11 08       Under the present management the Commercial House has taken its place among the best hotels of interior Wisconsin, a fact that is as pleasing to the people of our city as it is complimentary to the present proprietors. The demand for such a hotel has been constant and as we have at least succeeded in securing a house that is a credit to the city, a little local encouragement would best show the public's appreciation.



12 20       A 23 pound turkey was raised by Charles Gillis of the town of Watertown.  Landlord Brandenburg of the New Commercial purchased it and will serve it on Christmas day to his guests. 


12 27       On Christmas Jos. Brandenburg, of the New Commercial Hotel, presented his wife with a handsome Kranisch & Bach piano from the sales rooms of the W. D. Sproesser Co. and Mr. Brandenburg was nicely remembered by his wife presenting him with an elegant quarter-sawed writing desk.  



09 07       Improvements, involving the expenditure of a large sum of money, are to be made on the New Commercial Hotel.  In fact the preliminary work was commenced yesterday under the supervision of Carl Huenefeld, who has the contract for the work, which will be rushed to completion and by the time snow flies Watertown's leading hostelry will present an entirely different aspect and be in keeping with the development and improvement of the city.


The decision to remodel the hotel was recently reached by Mrs. Joseph [Lilian] Brandenburg, who, it might be said is carrying out the plans outlined about a year ago by her husband before his death.  Mrs. Brandenburg who gives the management of the hotel her personal attention, is a thorough business lady who believes in the future of Watertown and therefore proposes to make her hostelry an ideal one and thoroughly up-to-date . . . Mrs. Brandenburg also states that among the improvements to be made is one that will add greatly to the beauty of the place.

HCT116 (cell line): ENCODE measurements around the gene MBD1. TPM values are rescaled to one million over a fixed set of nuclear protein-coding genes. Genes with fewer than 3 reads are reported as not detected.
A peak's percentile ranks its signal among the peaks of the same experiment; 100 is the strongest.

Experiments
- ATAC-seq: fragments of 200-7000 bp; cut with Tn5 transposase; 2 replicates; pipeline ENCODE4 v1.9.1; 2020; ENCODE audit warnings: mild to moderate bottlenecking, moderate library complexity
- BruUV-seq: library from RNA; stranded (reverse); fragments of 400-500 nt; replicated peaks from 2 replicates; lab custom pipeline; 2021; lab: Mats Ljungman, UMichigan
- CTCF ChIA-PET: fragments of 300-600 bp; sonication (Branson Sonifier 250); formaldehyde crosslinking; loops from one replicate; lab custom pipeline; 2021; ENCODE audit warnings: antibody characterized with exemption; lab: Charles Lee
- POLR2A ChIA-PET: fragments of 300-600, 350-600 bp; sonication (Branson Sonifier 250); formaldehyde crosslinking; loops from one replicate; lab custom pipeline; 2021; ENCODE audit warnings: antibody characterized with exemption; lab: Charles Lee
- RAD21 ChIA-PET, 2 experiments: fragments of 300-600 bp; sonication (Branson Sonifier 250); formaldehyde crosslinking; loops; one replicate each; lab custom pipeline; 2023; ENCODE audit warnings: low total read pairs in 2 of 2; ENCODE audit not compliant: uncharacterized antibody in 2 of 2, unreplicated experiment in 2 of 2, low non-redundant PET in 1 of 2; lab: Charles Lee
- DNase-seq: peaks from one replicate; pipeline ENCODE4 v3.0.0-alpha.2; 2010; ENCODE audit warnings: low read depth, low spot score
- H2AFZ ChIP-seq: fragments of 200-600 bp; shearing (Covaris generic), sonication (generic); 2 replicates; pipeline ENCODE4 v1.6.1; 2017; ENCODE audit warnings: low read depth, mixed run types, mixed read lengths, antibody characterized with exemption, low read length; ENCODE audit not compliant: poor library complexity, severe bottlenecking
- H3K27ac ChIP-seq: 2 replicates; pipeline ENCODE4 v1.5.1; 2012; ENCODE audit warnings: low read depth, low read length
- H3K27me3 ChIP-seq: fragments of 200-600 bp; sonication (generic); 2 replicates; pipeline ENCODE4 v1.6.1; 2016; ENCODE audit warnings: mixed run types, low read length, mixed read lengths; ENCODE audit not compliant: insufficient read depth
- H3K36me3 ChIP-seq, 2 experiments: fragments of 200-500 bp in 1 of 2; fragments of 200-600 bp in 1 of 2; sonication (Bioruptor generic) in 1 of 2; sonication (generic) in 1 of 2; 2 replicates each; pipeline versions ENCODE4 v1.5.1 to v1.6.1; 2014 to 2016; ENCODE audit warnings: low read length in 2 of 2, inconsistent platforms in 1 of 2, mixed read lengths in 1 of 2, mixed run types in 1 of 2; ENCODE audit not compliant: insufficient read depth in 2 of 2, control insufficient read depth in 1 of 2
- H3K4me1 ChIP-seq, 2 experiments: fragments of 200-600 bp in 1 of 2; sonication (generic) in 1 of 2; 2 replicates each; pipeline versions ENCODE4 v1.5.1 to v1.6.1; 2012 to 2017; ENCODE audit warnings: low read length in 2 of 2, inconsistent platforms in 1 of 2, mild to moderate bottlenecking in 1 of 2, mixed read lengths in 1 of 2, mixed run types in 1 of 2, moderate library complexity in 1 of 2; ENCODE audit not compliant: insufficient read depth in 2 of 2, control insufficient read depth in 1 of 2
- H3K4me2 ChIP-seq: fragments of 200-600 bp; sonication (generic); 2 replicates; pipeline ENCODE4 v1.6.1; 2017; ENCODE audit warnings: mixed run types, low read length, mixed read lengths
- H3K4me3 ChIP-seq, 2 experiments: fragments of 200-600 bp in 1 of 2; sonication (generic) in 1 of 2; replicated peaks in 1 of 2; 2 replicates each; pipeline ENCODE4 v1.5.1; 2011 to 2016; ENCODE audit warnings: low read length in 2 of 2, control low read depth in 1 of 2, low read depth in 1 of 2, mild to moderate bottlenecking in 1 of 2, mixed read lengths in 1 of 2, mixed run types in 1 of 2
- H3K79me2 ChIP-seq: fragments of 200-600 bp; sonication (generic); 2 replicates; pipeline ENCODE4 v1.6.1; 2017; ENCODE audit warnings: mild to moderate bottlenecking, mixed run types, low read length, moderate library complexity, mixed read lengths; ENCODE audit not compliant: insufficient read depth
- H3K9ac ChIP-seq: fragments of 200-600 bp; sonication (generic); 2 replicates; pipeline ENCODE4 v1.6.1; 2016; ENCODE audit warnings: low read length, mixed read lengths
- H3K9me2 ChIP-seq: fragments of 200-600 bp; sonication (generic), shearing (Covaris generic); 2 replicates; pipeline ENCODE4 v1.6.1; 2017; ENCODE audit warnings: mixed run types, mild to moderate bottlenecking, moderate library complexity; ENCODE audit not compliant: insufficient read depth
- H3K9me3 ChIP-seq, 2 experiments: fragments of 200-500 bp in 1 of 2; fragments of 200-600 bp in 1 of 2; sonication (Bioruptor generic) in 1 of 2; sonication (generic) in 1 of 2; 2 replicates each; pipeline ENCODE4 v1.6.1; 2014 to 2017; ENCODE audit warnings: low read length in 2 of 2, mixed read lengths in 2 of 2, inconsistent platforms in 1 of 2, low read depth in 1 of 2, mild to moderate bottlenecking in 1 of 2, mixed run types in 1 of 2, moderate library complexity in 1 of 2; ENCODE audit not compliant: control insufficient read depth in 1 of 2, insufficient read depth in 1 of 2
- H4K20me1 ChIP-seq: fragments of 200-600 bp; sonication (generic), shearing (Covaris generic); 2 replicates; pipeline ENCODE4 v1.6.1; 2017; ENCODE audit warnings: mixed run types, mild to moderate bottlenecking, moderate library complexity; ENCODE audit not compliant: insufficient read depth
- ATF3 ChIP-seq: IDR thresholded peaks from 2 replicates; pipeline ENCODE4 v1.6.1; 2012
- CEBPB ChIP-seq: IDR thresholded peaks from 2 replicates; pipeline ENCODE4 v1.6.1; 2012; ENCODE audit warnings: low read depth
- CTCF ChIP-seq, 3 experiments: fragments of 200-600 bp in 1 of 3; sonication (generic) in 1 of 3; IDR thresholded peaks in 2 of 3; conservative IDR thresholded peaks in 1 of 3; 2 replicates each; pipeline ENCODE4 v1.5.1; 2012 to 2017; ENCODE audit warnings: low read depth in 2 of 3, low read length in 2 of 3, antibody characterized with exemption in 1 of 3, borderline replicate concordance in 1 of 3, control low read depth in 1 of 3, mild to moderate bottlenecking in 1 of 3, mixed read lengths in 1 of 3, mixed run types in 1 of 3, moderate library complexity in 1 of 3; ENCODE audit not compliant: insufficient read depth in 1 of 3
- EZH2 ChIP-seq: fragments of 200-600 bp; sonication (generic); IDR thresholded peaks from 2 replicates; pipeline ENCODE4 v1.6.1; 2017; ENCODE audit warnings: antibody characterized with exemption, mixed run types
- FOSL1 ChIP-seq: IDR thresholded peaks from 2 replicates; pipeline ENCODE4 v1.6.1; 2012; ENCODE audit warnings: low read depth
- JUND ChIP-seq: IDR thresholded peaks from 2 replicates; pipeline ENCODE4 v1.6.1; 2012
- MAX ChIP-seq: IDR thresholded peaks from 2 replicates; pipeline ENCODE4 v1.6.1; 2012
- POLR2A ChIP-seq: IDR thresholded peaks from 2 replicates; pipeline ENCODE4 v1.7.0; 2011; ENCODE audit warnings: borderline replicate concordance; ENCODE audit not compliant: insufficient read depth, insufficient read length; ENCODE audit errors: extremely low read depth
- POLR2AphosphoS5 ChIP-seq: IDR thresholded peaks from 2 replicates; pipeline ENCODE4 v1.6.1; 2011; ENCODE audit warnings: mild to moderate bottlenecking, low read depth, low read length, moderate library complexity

If she can get a permit from the city council, she proposes a large canopy in front, extending from the building to the curb and from the ladies' entrance to the main entrance.  It is proposed to build the same of glass and steel . . . It is also proposed to erect a veranda in front of the hotel . . . The hotel will be repainted from top to bottom, inside and out. Paint and papering will not be spared in adding to the appearance of the New Commercial.



02 07       E. A. Welsh, the new manager at the New Commercial Hotel, met with a rather peculiar and unfortunate accident Wednesday evening while engaged in some work in one of the sample rooms in the rear of the hotel.  He tripped over a grip laying on the floor and fell onto an iron bar in such a manner as to receive a fracture of the nose and a rather ugly gash under his left eye.  While the injury is not a very serious one it was nevertheless painful and will disfigure Mr. Welsh for a few days.   WG



01 15       Banquet honoring John I. Beggs, president of Milwaukee Heat, Light and Traction Co; Mrs. Brandenburg, the proprietor, praised.   WG


02 19       Joseph Jr, four-year-old son of Mrs. Lilian Brandenburg, bitten in the face by a dog in the lobby of the hotel.    WG


12 17       Mrs. Brandenburg's Lucky Escape:  While out cutter riding last Monday afternoon, Mrs. Joseph Brandenburg, proprietor of the New Commercial Hotel, narrowly escaped serious injury.  When reaching the corner of Main and North Second streets, at about two o'clock, she turned north to avoid an interurban [trolley] car and while making the turn her cutter tipped over in the deep snow, throwing her out, but she showed great pluck and presence of mind and held on to the lines.  After having been dragged three blocks, she brought the horse to a stop.  The snow was quite deep all the way, and she fortunately escaped serious injury.  She says she rather enjoyed the excitement, but would not want the experience repeated.    WG






Mrs. Joseph Brandenburg, who for years past has so successfully managed the New Commercial Hotel, has retired from active management and C. E. Hunter has assumed charge at the hotel, assisted by Miss E. C. Glaser, sister of Mrs. Brandenburg.  Mr. Hunter is well known to the travelling public, and is thoroughly versed in what a hotel needs to make it popular, hence the popularity of the New Commercial is sure to continue under his management.   WG


09 30       C. E. HUNTER, MANAGER

C. E. Hunter, manager of the New Commercial Hotel, who gave such fine satisfaction as starter for the Watertown fair races last week, will leave the latter part of next month for Phoenix, Arizona, and El Paso, Texas, to officiate as starter for two big races.  It is a foregone conclusion that he will give the best of satisfaction.   WG



The one-time bartender of the place was a former female impersonator.  He toured in an act in vaudeville in the early 1910s.